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Animal Sheltering - It’s NOT Just About Dogs (Blog #12)

I have read a lot of posts by national animal sheltering groups and their affiliates, and by shelters also. Almost without fail, the posts are about dogs. For decades, dogs have been the focus of animal sheltering and I am happy that there was a focus on fixing them to control their numbers. Sadly, somewhere we let that focus slip and now shelters are faced with too many dogs and not enough positive outcomes. We chose transporting and transferring out as well as lower adoption standards as the answers to help our dogs rather than spay/neuter.


I keep reading and looking for these same posts to mention cats. Few do. In fact, we are now told the best we can do for cats is leave them on the streets. And the majority of these cats are unfixed, rapidly creating even more unfixed cats. We have so many homeless cats now there is no place for them to go. Because of the failure to focus on fixing cats, there are more than ever and we are past crisis levels with no relief in sight. The animal sheltering system has failed cats.


Remember, shelters don’t really want cats because they quickly reduce the shelter’s live release rate. Why? Because killing does that. There are not enough other options. It’s better to “divert” them to the streets and look good. How lame is that? It’s like raising a white flag of surrender signifying defeat.


Another thing that reflects the failure of our current animal sheltering view on cats is juvenile puppy/kitten) intake. (The definition of juvenile varies by shelter but is generally considered dogs and cats under five to six months old.) Through my research and analysis of over 350 US shelters, a threshold of 15% or less puppy intake compared to total dog/puppy intake is average. Kitten intake compared to total cat/kitten intake tells a far different story. This average is easily 45%-50%. That simply means for every three pups that enter a shelter, there are easily ten kittens. This is data most shelters don’t want us to see.


What does this mean? It says that while the focus of fixing dogs has resulted in fewer litters, that is NOT the case with cats. The results of years of shelter strategy that called for ignoring, killing and not fixing cats is now staring us in the eyes. Cats are everywhere and more are being born on our streets every day.


I don’t know about you but I cannot stay silent any longer on a sheltering system that has failed cats. Every shelter should fix any cat it refuses to intake. Do not tell me that the community must step up and help these cats because the community has been there doing just that. The community does trap-neuter-return (spay/neuter and vaccination) and pays for it out of their own pockets while shelters celebrate their no-kill status and high live release rates. That leads to more donations and accolades. All this for turning their backs on our cats.


You and I need to start the change. Out-of-sight, out-of-mind doesn’t work for cats any longer. We need to advocate for our cats. We had the above graphic designed as a start. Please share it on your Facebook pages, in groups and on websites. Let’s see how many shelters will display it too. Ask your local shelter and see if they support cats. Let me know what happens. We cannot be silent any longer.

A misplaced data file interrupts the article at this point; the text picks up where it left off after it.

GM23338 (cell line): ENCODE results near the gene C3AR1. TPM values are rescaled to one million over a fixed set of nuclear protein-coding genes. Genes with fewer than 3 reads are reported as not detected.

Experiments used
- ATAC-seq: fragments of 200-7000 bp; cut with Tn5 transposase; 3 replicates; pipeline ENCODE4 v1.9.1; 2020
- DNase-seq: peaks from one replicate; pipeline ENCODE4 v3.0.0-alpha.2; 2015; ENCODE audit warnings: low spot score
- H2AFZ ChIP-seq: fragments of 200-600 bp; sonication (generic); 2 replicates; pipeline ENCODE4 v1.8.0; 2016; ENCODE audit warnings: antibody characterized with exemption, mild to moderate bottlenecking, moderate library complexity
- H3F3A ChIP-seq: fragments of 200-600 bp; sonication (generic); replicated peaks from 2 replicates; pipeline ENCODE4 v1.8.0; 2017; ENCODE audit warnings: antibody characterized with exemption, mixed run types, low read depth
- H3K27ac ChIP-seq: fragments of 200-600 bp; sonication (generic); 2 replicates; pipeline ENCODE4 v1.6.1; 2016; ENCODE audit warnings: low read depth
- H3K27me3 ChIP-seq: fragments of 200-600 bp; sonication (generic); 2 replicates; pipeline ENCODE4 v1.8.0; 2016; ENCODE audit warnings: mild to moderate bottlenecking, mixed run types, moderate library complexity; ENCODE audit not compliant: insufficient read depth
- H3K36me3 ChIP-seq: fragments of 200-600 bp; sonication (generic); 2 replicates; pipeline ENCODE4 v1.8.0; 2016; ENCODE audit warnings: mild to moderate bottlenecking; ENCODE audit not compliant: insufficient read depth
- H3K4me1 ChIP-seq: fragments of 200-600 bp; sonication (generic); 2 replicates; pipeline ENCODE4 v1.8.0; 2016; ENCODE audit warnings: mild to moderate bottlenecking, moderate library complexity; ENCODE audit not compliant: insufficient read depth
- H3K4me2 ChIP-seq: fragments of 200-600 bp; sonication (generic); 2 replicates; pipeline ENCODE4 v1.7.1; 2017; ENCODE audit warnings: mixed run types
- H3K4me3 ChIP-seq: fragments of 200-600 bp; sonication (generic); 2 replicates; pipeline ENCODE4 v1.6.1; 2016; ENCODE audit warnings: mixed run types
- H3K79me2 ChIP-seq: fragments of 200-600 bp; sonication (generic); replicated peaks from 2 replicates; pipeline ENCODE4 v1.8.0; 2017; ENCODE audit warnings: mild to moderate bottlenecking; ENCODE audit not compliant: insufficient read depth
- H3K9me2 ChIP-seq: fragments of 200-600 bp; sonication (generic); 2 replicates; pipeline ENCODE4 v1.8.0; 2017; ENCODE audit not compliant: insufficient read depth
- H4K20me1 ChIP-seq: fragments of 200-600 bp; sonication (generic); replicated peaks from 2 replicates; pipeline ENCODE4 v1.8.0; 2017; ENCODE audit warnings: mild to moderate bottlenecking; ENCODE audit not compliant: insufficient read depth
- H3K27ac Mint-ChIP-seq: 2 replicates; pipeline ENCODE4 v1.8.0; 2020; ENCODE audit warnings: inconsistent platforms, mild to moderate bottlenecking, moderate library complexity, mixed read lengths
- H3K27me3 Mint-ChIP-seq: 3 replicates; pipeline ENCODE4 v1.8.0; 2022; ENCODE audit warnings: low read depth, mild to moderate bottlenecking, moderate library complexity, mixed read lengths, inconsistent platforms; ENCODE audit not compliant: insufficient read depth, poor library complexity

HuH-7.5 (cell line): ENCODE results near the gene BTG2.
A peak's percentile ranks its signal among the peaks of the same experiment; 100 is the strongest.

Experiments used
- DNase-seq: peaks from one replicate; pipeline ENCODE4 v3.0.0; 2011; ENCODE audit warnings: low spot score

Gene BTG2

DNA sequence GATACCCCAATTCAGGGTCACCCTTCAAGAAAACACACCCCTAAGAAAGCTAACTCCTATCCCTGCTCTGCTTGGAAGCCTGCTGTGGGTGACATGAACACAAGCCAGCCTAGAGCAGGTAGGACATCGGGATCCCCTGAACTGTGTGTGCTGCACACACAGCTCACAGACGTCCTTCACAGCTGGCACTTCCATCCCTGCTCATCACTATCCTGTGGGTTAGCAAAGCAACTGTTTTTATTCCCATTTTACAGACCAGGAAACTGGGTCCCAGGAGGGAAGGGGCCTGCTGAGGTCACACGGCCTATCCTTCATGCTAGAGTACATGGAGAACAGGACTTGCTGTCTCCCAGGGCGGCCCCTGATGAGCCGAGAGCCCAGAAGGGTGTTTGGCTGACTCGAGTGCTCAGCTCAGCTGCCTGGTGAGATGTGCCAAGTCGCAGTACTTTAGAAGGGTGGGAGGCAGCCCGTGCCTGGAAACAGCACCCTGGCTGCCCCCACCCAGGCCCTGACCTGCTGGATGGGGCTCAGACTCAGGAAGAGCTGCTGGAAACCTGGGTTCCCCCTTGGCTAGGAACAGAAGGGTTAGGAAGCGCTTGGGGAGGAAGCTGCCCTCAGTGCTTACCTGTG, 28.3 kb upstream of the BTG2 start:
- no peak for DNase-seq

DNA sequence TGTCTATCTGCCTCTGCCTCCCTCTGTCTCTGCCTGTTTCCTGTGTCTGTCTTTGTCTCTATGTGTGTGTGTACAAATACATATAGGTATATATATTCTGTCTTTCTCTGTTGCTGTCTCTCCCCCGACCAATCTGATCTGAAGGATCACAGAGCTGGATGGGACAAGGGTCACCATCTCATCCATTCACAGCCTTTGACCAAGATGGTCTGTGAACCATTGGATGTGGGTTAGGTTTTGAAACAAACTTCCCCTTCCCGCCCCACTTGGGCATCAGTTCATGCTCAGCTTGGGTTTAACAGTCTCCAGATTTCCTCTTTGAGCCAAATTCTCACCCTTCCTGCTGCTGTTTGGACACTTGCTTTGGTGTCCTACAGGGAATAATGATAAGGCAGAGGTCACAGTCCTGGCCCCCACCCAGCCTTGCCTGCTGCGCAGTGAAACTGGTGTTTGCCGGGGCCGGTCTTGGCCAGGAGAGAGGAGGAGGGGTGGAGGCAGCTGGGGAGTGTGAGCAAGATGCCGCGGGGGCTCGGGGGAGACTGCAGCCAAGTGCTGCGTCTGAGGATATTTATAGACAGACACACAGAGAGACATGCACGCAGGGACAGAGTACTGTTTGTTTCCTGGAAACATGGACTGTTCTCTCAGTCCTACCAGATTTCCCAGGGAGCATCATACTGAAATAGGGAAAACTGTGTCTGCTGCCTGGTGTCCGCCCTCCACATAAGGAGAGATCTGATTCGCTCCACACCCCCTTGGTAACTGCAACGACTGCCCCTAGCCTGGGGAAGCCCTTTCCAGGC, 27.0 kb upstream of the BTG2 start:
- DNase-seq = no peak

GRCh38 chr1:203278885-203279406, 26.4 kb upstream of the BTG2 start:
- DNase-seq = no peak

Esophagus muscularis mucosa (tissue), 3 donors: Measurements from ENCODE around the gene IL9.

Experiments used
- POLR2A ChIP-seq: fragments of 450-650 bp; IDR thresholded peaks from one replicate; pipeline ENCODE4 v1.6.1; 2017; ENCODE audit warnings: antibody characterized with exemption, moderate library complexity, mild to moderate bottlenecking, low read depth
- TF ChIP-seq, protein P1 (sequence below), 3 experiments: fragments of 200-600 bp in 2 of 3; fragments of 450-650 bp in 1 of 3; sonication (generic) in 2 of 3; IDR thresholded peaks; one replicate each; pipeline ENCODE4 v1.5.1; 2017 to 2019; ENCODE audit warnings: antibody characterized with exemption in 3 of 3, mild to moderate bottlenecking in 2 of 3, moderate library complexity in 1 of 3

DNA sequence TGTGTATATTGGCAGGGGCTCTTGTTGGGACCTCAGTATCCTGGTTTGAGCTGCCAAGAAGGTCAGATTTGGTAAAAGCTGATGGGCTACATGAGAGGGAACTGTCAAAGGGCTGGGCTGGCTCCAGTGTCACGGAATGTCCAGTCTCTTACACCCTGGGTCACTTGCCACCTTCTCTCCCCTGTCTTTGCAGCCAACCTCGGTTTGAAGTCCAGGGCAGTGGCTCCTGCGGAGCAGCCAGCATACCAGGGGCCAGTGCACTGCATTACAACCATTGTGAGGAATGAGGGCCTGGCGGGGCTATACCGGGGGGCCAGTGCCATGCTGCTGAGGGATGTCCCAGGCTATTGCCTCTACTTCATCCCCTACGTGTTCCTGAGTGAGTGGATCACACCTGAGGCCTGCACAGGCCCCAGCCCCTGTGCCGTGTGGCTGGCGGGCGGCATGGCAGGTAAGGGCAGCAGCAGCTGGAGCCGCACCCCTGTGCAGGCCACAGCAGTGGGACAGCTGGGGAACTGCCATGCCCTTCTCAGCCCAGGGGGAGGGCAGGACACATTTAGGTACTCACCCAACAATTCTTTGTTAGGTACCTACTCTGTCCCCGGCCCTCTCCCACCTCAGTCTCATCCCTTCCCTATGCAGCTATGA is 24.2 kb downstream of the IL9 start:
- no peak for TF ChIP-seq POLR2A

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Beth Frank is founder/president of Community Cats United, Inc, Fixfinder and Proactive Animal Sheltering. Beth has spent endless hours researching animal sheltering and analyzing shelter data from all over the US, including over 400 shelters. Click here to follow Proactive Animal Sheltering on Facebook.


Community Cats United, Inc. is a CommUNITY of over 96,000 including in all 50 US states and 127 countries.

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I rescued a kitten who was dropped off near a highway in my town BY THE LOCAL SHELTER. When I contacted them, they told me it would be easier for me to find him a home because they fixed him. I should be grateful? He was nearly starved to death. We never found his sibling (they dropped off 2 kittens). We assume it died. Eddie followed his nose to Arby’s where he found scraps until we saw him. He weighed 1.5 lbs when found. Eddie is now our cat….a sweeter cat you’ll never find. The shelter called him feisty and unadoptable (they didn’t even try!)

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Beth Frank
Beth Frank
Apr 18, 2023

Crystal clear, truthful and painful.


In 1990 a similar message fueled a powerful movement. Over the following 20 years shelter intake dropped about 80% from 12 million annually to 3 million—. Without managed intake“!!! Again: Without “managed intake“. It was due to networking, raising awareness about spay/neuter, plenty of hard work , starting Spay/ neuter clinics and programs across the country (including spay clinics in shelters), openness about the problem and willingness to solve it honestly. Can we do it again? We must. EM

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